- At the top and bottom of the movement make sure you pause for a couple of seconds. This increases time under tension which contributes to muscle growth and strength development.
- Stretch sufficiently at the bottom. It’s common to bounce out of the rep, but you want to be able to feel a good stretch when your heel it lower than your toes.
- Alter the position of your feet. By changing whether your toes point inwards, outwards or straight will determine how much emphasis is placed on your muscles.
- Don’t forget to train your tibialis. This is a muscle located to the front of your lower leg and by developing this muscle as well will help to develop the overall size and shape of your lower leg muscles. Positioning your feet outwards will work more of the medial head of the gastrocnemius, that’s the inner part. Conversely, feet pointing inwards resulted in more activation of the lateral head of the gastrocnemius, which is the outer part.
- When starting out, don’t go too heavy. This will impact your form and potentially prevent you from working the target muscles. Begin with body weight exercises then gradually incorporate weight as you get stronger.
- Perform each rep slowly and with control. You should feel an intense burn to your lower leg muscles as the lactic acid builds up. It’s important to persevere to maximize muscle growth.
Do Calves Respond Better To Reps Or Weight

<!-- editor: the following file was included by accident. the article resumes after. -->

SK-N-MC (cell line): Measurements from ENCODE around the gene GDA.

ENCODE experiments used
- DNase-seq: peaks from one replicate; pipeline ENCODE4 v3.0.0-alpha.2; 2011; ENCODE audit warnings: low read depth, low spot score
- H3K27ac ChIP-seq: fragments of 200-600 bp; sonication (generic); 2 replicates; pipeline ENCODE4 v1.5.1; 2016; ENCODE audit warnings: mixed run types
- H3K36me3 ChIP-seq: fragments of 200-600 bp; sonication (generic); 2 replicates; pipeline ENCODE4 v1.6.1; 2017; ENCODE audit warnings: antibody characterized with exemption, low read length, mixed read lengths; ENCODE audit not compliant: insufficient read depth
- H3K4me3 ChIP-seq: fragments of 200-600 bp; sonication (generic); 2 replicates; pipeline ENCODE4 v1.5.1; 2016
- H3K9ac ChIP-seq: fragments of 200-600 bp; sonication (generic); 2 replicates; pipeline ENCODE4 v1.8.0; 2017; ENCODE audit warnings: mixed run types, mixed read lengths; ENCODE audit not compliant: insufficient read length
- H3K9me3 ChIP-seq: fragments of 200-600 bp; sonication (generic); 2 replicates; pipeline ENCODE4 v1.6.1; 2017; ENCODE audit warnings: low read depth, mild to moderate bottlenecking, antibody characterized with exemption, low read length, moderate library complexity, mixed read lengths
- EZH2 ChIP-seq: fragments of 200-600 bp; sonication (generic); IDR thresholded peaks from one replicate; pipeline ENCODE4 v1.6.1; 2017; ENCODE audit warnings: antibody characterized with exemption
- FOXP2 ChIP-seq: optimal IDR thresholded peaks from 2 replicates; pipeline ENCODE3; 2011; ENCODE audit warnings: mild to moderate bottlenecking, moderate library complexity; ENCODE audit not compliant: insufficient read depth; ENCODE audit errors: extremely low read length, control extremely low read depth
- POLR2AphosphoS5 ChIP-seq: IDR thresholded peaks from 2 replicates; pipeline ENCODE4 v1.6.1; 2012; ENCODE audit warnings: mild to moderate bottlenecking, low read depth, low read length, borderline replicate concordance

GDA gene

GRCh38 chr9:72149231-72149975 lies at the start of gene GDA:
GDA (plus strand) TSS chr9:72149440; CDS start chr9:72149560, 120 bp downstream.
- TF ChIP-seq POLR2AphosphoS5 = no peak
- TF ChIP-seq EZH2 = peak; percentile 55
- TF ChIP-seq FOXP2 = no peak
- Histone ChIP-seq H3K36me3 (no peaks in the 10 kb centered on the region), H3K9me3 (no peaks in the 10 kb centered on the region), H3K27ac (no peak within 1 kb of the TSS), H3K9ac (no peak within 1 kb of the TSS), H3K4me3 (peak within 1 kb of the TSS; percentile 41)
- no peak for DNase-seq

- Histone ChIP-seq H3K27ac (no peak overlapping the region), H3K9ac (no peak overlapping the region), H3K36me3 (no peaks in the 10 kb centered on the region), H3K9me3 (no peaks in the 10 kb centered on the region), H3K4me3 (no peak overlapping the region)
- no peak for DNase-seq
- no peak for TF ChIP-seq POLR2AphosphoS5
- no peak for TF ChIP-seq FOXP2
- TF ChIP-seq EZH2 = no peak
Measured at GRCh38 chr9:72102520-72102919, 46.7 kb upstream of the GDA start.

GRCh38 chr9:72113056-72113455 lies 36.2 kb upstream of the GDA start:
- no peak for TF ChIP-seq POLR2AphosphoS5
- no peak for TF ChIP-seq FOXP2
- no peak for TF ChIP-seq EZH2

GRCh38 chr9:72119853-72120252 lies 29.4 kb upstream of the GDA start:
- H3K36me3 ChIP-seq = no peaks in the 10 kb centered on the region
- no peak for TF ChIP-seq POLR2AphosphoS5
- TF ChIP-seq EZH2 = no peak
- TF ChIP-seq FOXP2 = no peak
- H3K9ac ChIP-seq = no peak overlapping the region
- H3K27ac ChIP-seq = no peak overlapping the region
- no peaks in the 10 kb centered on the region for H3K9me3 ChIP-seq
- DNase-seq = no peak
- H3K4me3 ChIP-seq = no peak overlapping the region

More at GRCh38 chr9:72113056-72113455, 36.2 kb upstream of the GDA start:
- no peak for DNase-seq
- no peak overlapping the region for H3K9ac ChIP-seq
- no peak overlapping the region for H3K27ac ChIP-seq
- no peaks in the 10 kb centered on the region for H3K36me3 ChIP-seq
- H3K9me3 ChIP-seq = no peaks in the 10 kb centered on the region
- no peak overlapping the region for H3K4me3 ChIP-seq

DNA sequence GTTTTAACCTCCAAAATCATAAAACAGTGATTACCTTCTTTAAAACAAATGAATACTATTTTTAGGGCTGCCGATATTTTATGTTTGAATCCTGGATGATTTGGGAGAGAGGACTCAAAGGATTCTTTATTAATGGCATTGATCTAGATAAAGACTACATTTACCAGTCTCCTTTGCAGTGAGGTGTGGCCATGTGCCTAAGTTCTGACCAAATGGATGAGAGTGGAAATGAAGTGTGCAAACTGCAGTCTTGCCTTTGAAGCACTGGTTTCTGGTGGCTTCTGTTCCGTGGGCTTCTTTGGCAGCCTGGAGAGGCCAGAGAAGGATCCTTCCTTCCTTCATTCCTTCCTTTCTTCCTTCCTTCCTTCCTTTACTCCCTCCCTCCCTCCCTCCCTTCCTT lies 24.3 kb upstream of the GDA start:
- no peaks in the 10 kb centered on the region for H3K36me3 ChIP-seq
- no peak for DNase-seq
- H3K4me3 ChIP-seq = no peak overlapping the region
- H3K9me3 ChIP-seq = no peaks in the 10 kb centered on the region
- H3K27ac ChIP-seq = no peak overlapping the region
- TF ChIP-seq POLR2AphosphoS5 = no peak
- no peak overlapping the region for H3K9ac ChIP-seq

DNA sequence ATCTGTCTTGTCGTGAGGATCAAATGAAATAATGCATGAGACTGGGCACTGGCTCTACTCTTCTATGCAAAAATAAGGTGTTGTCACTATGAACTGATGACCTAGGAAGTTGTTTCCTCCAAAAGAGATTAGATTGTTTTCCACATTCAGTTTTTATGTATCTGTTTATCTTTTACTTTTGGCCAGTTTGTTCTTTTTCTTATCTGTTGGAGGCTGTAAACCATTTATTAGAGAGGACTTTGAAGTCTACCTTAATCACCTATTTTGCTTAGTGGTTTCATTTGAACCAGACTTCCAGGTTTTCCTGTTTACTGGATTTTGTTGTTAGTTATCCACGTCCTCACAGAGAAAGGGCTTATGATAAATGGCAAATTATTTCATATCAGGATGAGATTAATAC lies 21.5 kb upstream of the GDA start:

For muscle growth your calves will respond better to reps.
However, if calf strength is your aim, then you’ll need to perform less reps but with a heavier weight.
In respect of the number of reps, when starting out, begin with 4 to 6 sets of 15 to 20 reps.
As your strength improves, whether you go heavy or light, you want to train your calves to failure for 3 or 4 sets.
In either case, do 2 sets to warm up.
If you go too heavy when working the calf muscles, you’ll likely transfer some of the weight load to your quads and other muscles making for a less effective calf workout.
How Often Should You Train Calves
If your goal is to increase the size of your calf muscles than you’ll need to train them between 4 and 5 times per week.
Your calves can take more training when compared to other muscle groups.
This is because most people use them a lot simply by walking around so they will need more attention in the gym.
When focusing on 4 sets and 5 times per week, that makes for a total of 20 sets per week which is optimum for maximum recoverable volume (MRV).
This refers to the highest amount of training you can effectively recover from within a specific time period.
Anything beyond this could lead to overtraining and, potentially, injury.
Remember that when training your calves, it’s important to incorporate a range of exercises to work all the muscles.
When working the calf muscles with a bent knee, for example the seated calf raise, you’ll transfer more of the load to your soleus.
On the other hand, performing calf exercises from a standing position will recruit more of the gastrocnemius muscle.
This highlights the importance of doing both seated and standing exercises to work the muscle groups sufficiently.
Also, be sure to keep your foot position varied between sets as this will help develop your calves evenly contributing to a well-balanced shape and good symmetry.